By now, it's undeniable that Julia has been gaining traction in the field of scientific computing and bioinformatics, with amazing packages such as BioJulia and super active forums of discussion, such as the #biology channel at Julia's Slack.
In this quick overview I would like to dive a little deeper into a more niche topic of scientific computing: protein design.
Proteins are the workhorse of nature, with a multitude of functions from structural, to transport, enzimatic, hormonal and even immunal response. All this versatility is a product of a "simple" (yet beautiful) combination of just 20 different amino acids - the building blocks of life. Once synthesized, sequences of aminoacids fold into a given conformation, and it is this structural organization that confers a specific task in the context of the cell.
In short, protein design is the scientific area of research that attempts to generate sequences of amino acids “à la carte” that will fold into unnatural conformations with novel activities or behaviors.
This has traditionally been performed "blindly": new sequences were generated at random (sometimes via radiation-induced mutations) just to see what happens! As you may guess, this was horrendously expensive and time consuming.
In the last few decades, however, a new player has entered the game: computationally aided design (a.k.a. CAD).
In this new paradigm, protein squences are simulated "in-silico" beforehand, with prototypes being filtered for propective candidates with a much higher throughput than even the wildest dreams of a couple decades ago.
The history of computational protein design (despite being a somewhat young and fresh field) is rich and filled with breakthroughs. I suggest reading this review on the topic.
A common development architecture has, however, emerged: in order to simulate sequence designs and evaluate how "good" or "bad" they are, two fundamental pieces of software are required:
A sampling motor: a way to introduce change to a protein (to manipulate the particles in the system), think, for example, a way to introduce a mutation.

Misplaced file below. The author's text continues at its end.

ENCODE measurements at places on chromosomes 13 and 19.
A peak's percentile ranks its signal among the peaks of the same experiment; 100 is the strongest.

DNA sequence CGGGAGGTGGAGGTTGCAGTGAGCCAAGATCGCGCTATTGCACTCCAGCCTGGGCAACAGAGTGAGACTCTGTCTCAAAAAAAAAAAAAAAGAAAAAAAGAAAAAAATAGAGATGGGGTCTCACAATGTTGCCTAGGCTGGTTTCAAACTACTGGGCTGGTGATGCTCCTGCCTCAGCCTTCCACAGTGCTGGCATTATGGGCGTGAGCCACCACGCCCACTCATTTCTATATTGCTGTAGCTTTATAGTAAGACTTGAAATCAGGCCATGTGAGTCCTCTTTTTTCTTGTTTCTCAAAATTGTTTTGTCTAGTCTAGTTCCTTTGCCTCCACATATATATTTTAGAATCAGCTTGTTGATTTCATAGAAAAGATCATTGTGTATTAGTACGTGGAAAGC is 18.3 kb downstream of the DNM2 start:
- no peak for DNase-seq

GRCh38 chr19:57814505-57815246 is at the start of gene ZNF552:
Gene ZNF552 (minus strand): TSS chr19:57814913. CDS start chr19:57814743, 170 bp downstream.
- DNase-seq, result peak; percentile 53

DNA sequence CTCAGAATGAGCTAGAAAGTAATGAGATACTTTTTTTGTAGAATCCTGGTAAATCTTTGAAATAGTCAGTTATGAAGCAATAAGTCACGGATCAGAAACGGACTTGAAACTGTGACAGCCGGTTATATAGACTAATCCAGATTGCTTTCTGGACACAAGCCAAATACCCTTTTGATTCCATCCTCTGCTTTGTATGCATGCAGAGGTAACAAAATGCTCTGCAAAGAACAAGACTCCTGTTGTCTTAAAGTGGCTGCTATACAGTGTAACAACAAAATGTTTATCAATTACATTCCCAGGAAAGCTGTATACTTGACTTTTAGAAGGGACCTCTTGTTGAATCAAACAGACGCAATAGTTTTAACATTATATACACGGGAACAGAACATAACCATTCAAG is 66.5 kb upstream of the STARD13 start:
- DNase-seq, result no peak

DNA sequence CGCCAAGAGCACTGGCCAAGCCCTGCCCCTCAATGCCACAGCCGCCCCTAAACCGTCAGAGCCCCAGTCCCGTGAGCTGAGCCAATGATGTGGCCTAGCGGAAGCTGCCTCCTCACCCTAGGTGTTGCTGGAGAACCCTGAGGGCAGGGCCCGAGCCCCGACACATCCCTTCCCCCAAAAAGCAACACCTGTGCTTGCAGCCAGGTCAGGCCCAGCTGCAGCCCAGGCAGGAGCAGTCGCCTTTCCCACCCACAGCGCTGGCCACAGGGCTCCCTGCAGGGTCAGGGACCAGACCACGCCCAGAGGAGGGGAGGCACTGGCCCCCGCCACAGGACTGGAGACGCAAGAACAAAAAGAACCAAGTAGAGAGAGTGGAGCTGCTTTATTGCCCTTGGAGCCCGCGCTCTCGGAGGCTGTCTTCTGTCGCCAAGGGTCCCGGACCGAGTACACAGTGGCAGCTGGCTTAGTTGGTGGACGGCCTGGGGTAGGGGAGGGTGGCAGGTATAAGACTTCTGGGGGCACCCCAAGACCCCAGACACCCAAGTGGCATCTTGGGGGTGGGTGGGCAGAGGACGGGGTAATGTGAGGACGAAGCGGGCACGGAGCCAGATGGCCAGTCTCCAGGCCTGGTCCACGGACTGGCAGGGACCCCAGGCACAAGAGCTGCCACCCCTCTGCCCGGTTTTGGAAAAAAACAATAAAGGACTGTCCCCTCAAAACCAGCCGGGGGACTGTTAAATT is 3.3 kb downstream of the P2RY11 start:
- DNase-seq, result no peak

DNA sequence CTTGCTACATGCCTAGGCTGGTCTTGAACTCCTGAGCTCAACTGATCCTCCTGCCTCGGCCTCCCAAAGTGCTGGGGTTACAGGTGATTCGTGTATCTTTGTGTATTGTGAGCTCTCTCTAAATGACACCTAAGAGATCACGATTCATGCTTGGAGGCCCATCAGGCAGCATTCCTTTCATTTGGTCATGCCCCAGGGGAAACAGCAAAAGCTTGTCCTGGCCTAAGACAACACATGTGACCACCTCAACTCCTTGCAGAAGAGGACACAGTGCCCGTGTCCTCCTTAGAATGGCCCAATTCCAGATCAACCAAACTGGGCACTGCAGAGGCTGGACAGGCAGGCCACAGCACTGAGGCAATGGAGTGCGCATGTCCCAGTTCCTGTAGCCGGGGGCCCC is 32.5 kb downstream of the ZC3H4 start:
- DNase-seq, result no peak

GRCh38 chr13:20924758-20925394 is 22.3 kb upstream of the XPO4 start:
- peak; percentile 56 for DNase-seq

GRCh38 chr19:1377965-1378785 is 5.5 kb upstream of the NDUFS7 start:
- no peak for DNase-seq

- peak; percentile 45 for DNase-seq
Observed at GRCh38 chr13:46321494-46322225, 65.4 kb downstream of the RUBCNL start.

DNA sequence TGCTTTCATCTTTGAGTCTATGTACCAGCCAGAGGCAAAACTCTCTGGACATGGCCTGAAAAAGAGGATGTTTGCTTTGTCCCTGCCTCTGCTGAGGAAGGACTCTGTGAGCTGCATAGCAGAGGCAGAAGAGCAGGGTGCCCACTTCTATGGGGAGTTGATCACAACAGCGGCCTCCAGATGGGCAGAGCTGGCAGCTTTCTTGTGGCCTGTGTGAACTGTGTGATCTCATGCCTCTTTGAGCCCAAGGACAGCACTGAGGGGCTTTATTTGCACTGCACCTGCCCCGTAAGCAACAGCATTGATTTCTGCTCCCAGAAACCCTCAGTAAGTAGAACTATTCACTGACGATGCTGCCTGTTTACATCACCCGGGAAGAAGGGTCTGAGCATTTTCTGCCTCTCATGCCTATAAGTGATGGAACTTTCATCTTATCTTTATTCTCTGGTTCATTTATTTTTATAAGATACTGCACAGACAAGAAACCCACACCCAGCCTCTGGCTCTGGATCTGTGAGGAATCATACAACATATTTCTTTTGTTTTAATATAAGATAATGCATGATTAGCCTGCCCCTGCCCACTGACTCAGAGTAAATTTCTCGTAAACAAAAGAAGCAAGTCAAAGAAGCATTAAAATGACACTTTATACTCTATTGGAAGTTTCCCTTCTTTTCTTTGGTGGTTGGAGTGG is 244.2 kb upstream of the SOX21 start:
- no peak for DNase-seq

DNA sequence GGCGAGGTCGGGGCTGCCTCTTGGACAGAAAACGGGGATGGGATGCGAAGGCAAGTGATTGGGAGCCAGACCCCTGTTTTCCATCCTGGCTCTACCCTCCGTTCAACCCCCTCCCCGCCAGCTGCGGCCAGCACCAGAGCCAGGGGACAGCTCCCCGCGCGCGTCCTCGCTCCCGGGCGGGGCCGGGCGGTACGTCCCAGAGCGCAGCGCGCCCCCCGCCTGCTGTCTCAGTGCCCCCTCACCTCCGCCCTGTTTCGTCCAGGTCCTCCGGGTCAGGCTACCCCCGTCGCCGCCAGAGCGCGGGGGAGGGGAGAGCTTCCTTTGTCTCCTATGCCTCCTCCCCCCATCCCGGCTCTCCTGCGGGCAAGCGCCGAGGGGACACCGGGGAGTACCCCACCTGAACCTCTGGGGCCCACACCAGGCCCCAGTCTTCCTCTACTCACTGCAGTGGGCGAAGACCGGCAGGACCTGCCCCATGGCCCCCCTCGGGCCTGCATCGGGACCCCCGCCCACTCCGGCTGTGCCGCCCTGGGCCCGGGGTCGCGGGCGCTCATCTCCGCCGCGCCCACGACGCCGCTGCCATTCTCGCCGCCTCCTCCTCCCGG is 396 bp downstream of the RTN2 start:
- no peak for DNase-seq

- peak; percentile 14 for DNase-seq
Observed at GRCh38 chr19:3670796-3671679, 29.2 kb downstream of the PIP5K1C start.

An energy function: a way to evaluate the current system on how "real" or how "adjusted" it is (sometimes also called a "fitness function").
Both these requirements have been thoroughly explored in the past. Arguably the most sucesseful experiment to date belongs to Rosetta (and it's Python wrapper, PyRosetta), under the supervision of Dr. David Baker.
Honestly, I think I could probably write a 100-page page on how much Rosetta changed the landscape of computational protein design! However, are we done? Is this the best we can do?
I don't think we're done. Rosetta is awesome. Rosetta revolutionized the way we make science and the way we engineer proteins for our human things. But Rosetta is not perfect.
Having had to learn the inner-workings of PyRosetta during my PhD, I can safely argue that Rosetta does not constitute an example of a modern API for protein design. Here's why:
- The Rosetta (C++) and PyRosetta (Python) are a perfect example of the two-language problem;
- The Rosetta software is, for the most part, a patchwork of individual applications for specific uses, interlaced with complicated mechanisms, such as the RosettaScripts (an XML-based syntax for setting up algorithms with multiple of Rosetta's functionalities);
- The PyRosetta's documentation is infamous for its lack of information and outdated examples;
- Rosetta does not directly benefit from modern hardware, such as GPU or distributed computing;
- Rosetta is not an open-source project (and, given the lack of documentation, virtually impossible to modify);
In short: we can do better.
I see in Julia the path forward for protein design software. I'll take the chance to add a shameless plug to my own PhD work, where I try to tackle this same problem and develop a modern approach to protein design: ProtoSyn.jl. Albeit still a work-in-progress, I hope future users (and contributors) find in ProtoSyn.jl a home for all things related to molecular manipulation & simulation, with (of course) a strong emphasis on protein design. I'll keep this short and, without going too much into details, here's an incomplete list of features that I feel should shape a modern Julia-based approach to protein design:
- Complete molecular manipulation tools
- Fast & native energy functions, with optional plug-and-play support for established energy functions for external packages
- GPU & distributed computing support
- Incorporation of non-canonical aminoacids
- Addition of post-translational modifications
- Support for ramified peptides and glicoproteins
- Support for common optimization simulations (steepest descent, monte carlo, etc)
- Full suite of up-to-date examples, tutorials and documentation
- Free pizza
Well, ProtoSyn.jl does almost all of the above (we still haven't figured out how to get free pizza)!
I'll finish this post here: with a huge enthusiasm for what's to come. Hopefully, Julia shapes the future of protein design. The potential is all there!